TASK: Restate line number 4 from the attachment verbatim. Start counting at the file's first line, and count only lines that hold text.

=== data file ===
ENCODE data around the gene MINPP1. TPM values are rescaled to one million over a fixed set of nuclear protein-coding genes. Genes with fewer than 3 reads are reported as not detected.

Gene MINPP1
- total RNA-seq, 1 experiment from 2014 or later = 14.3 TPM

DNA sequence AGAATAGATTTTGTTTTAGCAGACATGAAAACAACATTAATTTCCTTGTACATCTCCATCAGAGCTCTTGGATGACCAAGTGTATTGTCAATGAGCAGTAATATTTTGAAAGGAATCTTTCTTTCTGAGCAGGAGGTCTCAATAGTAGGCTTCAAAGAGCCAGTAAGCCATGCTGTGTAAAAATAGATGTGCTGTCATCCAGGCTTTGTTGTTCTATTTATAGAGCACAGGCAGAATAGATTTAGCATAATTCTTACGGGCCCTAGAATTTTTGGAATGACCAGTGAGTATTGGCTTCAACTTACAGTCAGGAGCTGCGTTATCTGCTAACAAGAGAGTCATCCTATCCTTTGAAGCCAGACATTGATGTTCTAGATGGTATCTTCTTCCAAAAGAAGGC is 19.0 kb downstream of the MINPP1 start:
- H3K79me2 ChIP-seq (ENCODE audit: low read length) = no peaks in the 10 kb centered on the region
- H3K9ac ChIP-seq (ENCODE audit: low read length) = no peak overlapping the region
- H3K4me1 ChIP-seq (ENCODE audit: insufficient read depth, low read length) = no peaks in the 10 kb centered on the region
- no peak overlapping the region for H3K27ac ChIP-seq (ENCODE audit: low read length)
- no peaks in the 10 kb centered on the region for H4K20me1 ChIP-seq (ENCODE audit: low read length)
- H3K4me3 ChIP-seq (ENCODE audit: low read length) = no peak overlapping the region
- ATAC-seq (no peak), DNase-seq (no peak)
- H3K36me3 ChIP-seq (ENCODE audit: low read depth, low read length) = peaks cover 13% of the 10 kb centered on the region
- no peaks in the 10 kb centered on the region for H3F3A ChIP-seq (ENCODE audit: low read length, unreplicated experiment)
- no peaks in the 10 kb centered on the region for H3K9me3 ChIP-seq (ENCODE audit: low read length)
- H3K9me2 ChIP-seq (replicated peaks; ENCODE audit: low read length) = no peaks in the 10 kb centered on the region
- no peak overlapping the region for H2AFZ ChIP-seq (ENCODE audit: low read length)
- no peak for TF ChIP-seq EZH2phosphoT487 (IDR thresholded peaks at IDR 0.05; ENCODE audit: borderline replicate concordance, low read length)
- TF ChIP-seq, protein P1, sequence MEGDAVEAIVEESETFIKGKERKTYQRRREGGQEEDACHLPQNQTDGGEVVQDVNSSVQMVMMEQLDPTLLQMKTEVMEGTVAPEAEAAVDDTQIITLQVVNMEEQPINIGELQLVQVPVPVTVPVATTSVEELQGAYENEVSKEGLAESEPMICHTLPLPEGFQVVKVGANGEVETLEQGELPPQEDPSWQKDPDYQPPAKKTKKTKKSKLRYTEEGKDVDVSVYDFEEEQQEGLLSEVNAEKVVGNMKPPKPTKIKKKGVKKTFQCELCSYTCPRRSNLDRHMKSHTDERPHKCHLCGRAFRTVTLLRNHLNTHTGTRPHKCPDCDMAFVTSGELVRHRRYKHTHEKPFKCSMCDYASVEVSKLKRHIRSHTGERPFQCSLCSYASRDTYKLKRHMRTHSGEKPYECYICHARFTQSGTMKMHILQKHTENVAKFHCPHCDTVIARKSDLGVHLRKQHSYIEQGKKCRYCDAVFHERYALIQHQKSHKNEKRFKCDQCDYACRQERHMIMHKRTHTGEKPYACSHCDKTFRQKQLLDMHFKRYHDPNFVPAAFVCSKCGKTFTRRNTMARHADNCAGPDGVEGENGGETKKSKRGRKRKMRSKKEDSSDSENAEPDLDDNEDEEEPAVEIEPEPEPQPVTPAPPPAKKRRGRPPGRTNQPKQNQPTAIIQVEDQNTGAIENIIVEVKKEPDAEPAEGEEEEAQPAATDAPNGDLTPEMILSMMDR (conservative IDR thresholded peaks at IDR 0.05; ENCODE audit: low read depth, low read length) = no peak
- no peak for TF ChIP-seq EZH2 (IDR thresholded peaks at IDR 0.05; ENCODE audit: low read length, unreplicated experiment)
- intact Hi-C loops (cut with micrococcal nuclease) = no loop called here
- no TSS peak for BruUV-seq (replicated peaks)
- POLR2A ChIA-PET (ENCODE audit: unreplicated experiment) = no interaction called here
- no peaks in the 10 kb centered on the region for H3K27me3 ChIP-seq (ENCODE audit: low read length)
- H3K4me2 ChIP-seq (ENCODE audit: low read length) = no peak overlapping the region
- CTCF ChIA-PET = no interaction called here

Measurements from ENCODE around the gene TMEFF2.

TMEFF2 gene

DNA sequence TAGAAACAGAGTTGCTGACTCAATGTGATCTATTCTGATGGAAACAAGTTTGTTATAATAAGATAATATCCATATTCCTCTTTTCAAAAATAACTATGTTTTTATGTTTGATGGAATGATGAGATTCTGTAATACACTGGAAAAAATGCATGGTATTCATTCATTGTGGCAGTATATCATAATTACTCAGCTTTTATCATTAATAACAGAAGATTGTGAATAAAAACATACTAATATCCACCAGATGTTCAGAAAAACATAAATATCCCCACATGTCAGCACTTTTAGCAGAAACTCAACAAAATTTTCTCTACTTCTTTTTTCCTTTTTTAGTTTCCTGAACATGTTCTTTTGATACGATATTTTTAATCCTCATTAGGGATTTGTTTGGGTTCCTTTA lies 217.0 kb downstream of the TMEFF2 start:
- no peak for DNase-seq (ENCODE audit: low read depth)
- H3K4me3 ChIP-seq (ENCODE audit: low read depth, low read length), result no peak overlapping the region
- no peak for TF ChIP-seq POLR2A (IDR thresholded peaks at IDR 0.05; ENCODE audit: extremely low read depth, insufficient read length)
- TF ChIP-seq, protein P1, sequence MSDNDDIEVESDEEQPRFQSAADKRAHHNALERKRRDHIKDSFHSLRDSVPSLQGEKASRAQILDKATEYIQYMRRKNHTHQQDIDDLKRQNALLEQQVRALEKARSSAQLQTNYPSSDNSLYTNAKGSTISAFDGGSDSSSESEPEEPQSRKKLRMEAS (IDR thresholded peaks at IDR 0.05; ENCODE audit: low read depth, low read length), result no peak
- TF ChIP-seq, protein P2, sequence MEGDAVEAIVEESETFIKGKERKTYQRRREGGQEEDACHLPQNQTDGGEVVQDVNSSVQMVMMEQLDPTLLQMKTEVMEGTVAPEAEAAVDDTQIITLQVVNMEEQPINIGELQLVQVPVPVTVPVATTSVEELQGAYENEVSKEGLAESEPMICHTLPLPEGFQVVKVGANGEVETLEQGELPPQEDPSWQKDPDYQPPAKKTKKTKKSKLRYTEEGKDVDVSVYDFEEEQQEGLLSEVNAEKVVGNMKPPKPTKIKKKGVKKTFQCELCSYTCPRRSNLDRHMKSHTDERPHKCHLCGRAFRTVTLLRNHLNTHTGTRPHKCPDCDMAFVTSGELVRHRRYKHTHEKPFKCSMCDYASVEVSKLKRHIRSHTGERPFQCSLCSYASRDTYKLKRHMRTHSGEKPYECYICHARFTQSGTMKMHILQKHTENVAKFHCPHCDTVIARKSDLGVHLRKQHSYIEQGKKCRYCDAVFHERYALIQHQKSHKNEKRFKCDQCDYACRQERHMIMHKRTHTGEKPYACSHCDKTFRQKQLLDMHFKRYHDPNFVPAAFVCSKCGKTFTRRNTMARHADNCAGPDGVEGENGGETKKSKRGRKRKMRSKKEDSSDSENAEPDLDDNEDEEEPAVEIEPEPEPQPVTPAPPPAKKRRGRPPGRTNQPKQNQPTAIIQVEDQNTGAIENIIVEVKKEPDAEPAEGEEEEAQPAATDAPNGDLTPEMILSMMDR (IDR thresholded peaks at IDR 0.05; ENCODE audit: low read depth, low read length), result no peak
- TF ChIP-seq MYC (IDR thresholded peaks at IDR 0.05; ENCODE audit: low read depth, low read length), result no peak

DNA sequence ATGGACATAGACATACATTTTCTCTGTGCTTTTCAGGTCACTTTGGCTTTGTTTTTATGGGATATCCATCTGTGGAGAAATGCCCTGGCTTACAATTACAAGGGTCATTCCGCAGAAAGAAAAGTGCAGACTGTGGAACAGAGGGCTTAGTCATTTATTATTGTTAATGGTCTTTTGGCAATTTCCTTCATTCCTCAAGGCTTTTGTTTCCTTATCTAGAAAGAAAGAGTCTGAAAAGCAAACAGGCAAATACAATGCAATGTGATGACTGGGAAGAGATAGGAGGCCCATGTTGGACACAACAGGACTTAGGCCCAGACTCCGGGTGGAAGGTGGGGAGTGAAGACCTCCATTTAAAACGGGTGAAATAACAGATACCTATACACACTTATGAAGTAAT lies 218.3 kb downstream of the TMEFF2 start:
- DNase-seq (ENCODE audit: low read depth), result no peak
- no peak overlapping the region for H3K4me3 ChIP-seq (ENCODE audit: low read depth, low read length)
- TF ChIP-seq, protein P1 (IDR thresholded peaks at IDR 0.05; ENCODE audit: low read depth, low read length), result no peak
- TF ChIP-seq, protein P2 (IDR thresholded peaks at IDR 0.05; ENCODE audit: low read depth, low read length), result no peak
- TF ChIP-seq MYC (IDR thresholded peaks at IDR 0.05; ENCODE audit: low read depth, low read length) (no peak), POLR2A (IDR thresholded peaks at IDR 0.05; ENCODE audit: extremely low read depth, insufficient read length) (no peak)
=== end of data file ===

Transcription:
DNA sequence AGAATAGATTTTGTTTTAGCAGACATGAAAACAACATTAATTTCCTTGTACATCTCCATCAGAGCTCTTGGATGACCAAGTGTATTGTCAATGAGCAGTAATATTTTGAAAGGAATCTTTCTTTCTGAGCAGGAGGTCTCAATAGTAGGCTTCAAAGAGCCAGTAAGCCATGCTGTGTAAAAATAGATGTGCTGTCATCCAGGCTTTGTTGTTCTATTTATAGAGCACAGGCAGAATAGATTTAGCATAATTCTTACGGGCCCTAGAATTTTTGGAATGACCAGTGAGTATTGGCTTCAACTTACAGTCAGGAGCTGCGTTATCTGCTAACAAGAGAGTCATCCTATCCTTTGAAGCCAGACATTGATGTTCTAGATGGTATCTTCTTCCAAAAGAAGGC is 19.0 kb downstream of the MINPP1 start: